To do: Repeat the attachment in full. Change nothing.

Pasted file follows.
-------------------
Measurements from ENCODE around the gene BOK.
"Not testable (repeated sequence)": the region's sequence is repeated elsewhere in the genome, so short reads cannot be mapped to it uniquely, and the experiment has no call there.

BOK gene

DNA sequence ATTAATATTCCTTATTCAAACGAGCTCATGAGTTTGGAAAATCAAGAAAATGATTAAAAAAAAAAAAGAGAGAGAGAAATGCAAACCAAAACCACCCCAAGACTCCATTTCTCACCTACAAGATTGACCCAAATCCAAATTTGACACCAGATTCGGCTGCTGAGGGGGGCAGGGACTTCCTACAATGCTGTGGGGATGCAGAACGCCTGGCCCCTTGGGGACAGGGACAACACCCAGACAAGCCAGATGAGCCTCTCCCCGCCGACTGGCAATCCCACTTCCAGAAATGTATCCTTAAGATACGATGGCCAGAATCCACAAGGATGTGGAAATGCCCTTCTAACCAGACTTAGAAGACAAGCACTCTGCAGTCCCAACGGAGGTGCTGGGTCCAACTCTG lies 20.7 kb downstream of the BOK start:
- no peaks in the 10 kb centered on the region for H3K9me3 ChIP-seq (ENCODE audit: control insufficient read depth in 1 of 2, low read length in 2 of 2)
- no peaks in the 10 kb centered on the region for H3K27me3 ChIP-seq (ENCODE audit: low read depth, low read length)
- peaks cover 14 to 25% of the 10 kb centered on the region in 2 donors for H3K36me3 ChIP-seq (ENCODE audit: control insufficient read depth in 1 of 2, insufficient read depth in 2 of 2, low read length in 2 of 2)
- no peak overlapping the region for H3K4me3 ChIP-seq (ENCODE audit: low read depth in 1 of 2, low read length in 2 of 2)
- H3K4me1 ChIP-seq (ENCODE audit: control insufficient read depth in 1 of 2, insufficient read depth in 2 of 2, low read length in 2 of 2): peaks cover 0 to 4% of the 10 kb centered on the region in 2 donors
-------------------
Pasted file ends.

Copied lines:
Measurements from ENCODE around the gene BOK.
"Not testable (repeated sequence)": the region's sequence is repeated elsewhere in the genome, so short reads cannot be mapped to it uniquely, and the experiment has no call there.

BOK gene

DNA sequence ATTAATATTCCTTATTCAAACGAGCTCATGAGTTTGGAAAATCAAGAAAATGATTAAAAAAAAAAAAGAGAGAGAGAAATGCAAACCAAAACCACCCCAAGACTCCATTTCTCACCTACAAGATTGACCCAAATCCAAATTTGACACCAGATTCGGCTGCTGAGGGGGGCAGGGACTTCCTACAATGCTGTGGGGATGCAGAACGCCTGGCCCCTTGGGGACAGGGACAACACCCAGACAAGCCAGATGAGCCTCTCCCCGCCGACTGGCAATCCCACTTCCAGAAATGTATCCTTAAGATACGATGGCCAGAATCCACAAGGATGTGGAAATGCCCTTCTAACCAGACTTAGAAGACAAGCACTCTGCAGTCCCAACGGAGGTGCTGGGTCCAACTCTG lies 20.7 kb downstream of the BOK start:
- no peaks in the 10 kb centered on the region for H3K9me3 ChIP-seq (ENCODE audit: control insufficient read depth in 1 of 2, low read length in 2 of 2)
- no peaks in the 10 kb centered on the region for H3K27me3 ChIP-seq (ENCODE audit: low read depth, low read length)
- peaks cover 14 to 25% of the 10 kb centered on the region in 2 donors for H3K36me3 ChIP-seq (ENCODE audit: control insufficient read depth in 1 of 2, insufficient read depth in 2 of 2, low read length in 2 of 2)
- no peak overlapping the region for H3K4me3 ChIP-seq (ENCODE audit: low read depth in 1 of 2, low read length in 2 of 2)
- H3K4me1 ChIP-seq (ENCODE audit: control insufficient read depth in 1 of 2, insufficient read depth in 2 of 2, low read length in 2 of 2): peaks cover 0 to 4% of the 10 kb centered on the region in 2 donors